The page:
Comparison Of Courage In The Rights To The Streets Of Memphis, And Richard Wright

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Courage is a powerful trait that an abundance of people lack in this present time. Several people today do not fully understand the true meaning of courage. People may say that having no fear, or being fearless, might be courage, but it is quite the opposite. True courage is facing one's fear and triumphing over it. Furthermore, there are a number of individuals who could use this courage in life. Courage is facing your fear, no matter how terrified you may be. In their respective stories "The Most Dangerous Game," "The Rights to the Streets of Memphis," and "The Birds," Richard Connell, Daphne du Maurier, and Richard Wright display the courage of three very different protagonists. In Wright's autobiographical, he portrays himself as a frightened boy who does not have the courage to overcome his fear of the neighborhood bullies. He has gone from the hunted to the hunter due to "stark fear". Wright's fear was very unexpected, and threats from his mother push him to be bold. He goes from cowardly to courageous in a matter of swift swings of a stick cracking against boys skulls. Before leaving he says to his mom, "They'll beat me...I'm scared." His mother replies with, "I'm going to teach you this night to stand up and fight for yourself." Shortly following he does the unthinkable, even shouting at grownups. In du Maurier's story, her…show more content…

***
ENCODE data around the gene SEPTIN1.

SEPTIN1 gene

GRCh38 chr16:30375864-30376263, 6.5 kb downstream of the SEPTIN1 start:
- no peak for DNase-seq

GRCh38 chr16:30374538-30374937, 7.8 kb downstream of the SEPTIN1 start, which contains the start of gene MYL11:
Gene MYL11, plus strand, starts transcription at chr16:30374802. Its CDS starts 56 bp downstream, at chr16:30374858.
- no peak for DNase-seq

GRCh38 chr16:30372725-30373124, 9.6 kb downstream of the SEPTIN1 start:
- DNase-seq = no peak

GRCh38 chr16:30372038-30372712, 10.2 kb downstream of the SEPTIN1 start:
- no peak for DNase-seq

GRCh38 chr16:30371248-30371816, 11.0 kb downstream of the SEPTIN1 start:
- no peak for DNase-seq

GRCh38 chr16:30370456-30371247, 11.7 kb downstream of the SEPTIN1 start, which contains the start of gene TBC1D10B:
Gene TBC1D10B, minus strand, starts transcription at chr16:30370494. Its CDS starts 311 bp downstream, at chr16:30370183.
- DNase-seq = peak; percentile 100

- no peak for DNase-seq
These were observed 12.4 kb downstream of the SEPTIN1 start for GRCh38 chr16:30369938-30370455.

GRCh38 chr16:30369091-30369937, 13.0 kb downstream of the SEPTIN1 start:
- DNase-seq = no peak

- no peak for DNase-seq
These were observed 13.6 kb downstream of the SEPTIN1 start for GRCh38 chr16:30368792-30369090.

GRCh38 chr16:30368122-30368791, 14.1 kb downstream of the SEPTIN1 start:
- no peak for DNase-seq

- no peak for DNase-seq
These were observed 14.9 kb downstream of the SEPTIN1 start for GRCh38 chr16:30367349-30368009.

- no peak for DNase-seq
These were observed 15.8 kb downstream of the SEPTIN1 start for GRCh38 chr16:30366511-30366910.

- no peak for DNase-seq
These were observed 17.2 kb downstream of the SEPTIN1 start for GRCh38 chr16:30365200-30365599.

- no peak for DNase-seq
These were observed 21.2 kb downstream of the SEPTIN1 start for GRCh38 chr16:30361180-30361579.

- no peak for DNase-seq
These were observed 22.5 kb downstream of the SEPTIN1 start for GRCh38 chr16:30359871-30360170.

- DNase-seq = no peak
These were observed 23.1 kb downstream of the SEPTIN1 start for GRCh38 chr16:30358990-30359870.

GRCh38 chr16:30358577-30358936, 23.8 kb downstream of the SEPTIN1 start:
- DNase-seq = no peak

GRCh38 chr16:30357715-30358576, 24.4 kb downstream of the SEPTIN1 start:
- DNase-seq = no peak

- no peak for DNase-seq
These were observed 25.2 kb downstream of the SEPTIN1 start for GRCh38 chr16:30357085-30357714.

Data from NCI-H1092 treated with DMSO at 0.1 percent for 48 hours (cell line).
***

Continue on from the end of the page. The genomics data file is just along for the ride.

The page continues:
Nat's colleagues viewed him as respected and wise due to his ex-military status. His knowledge of survival keeps him and his family alive. Nat is independent, he even states, "We've got to learn to depend on ourselves." Nat faces his fear of the birds attacking by retaliating and protecting his family. In Connell's novelette, his main protagonist, Rainsford, faces a life threatening situation of being hunted by boldly fighting back after using pristine strategy. Nat and Rainsford both use prior knowledge to survive in their fatal

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